If re-elected, I will continue to work for safe, sensible, and reasonable alternatives to a costly new jail.

The Coliseum site has the potential for 1,000 new jobs and $10 million in new revenue over the next five years. I want to work to make this happen.

I want to continue to work for the success of the National Center for Aviation Training at Jabara Airport. This is evolving into a job training destination center for employers around the world and it offers an incredible new future for Sedgwick County.

I believe in the power of progressive new ideas. I have not been a commissioner who gives in to the out-of-touch “good old boy” network.

I am ready for a rigorous campaign.

Wichita Eagle reporting, headlining discussed by commissioners

In today’s meeting of the Sedgwick County Commission, Wichita Eagle reporting and editorializing was the subject of an off-agenda item.

Commissioner Gwen Welshimer used this opportunity to read into the record part of a press release she issued yesterday. The entire press release, as well as video, is at the end of this article.

Commissioner and Chairman Kelly Parks mentioned that he has been disturbed with some headlines in the Wichita Eagle recently, and that the media has “not checked out some of the headlines they’ve put out.”

Commissioner Karl Peterjohn shared his concerns with misleading Wichita Eagle headlines, referring to a headline that appeared after the county approved its budget, as covered in my post Wichita Child Advocacy Center still in business, despite headline.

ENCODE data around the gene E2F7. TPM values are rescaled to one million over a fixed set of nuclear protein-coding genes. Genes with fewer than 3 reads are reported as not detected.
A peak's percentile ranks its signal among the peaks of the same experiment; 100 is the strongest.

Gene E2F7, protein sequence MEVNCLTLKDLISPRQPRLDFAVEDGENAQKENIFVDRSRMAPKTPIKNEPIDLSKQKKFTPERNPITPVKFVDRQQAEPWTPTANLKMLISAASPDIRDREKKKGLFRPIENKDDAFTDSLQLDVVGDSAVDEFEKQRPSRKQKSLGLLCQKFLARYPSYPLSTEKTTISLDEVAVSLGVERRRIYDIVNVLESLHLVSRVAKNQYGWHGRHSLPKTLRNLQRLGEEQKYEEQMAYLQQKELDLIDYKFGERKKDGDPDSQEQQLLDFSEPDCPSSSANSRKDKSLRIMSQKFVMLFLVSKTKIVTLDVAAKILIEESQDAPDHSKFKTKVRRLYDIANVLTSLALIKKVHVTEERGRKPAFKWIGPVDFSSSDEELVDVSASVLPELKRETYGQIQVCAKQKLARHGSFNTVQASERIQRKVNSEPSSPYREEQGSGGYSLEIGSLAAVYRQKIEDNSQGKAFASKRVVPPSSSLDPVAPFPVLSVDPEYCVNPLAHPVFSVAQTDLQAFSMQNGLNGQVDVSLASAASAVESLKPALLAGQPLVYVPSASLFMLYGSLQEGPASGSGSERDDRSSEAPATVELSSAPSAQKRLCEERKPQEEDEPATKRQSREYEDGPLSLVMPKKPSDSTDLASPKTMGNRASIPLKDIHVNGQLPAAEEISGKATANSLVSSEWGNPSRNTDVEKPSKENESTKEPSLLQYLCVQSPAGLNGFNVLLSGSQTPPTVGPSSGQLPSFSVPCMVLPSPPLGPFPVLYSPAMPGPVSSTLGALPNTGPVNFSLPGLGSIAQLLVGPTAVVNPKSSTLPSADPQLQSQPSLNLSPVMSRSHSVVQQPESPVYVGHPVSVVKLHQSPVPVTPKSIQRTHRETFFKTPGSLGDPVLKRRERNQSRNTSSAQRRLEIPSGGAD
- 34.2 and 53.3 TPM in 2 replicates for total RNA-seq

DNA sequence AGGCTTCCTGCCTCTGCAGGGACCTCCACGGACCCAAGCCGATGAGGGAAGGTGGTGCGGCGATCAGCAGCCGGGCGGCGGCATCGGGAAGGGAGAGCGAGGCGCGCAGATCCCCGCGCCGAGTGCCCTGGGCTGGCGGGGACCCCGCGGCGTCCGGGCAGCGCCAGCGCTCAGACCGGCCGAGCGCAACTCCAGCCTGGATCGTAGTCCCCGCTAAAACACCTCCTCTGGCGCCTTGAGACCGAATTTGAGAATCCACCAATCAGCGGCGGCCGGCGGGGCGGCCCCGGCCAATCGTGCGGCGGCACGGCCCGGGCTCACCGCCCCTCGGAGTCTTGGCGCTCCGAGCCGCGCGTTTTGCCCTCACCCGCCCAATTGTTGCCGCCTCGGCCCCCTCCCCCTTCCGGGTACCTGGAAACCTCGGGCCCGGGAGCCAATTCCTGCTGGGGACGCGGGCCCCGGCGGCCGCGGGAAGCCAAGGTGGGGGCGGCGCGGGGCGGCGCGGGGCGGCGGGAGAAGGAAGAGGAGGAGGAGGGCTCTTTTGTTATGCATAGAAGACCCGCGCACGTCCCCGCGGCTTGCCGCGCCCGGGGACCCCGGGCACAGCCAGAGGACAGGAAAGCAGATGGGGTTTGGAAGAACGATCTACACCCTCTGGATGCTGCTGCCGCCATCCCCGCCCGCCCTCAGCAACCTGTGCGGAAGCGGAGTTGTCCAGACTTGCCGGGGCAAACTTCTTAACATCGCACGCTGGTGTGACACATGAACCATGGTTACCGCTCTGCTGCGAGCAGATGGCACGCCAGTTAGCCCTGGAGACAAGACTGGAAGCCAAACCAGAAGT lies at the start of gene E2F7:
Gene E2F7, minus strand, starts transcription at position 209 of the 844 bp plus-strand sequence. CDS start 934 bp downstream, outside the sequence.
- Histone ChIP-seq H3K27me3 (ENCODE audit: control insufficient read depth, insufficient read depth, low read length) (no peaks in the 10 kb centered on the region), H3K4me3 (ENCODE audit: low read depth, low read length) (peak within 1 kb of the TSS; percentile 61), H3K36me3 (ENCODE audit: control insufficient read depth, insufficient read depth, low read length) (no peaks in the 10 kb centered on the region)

I spoke to Wichita Eagle reporter Bill Wilson, and he had no comment other than his reporting speaks for itself.

It should be noted that reporters generally don’t write the headlines for their stories.

Regarding this matter, it may be that the parties are quarreling over relatively minor details of events and the meaning of words.

For example, Welshimer’s press release states “Reporter Bill Wilson’s latest article stated that the City of Wichita knew nothing about the County’s plans.” The article referred to (“County scouting locations for site to ease jail crowding” August 20, 2009 Wichita Eagle) states, in part: “The county’s search is unwelcome news to city officials …” (emphasis added)

Editorialist Rhonda Holman‘s August 21 piece repeats this idea: “It reportedly was news to city officials and downtown leaders that county commissioners were discussing the possibility of locating such a facility and hadn’t ruled out the core.” (emphasis added)

Does this all boil down to what the meaning of “news” is? Does “unwelcome news” mean that someone has never heard of an item before, or does it mean “Yes, I am aware of this item, and I don’t like it?”

Following is the full text of the press release issued by Gwen Welshimer on August 25, 2009.

Either the Wichita Eagle knew they were putting out false information on their jail annex stories or they didn’t know for sure and printed their stories recklessly. Their August 20, 21, and 23 articles and editorial, claiming the County Commission had been reviewing properties in Downtown Wichita for a jail annex, were not true. The Eagle’s actions caused considerable concern for Downtown business owners. No commissioner has looked at any Downtown buildings with any real estate agent for the purpose of housing detainees. A retraction and an apology are due to the county from the Eagle.

The Eagle reporter who wrote the stories quoted me erroneously and had not interviewed me. Eagle editorialist, Rhonda Holman committed an egregious act with her August 21 editorial in which she scolded the commission for having the intent to put jail detainees Downtown. Reporter Deb Gruver showed a lack of professionalism by her participation in this deed.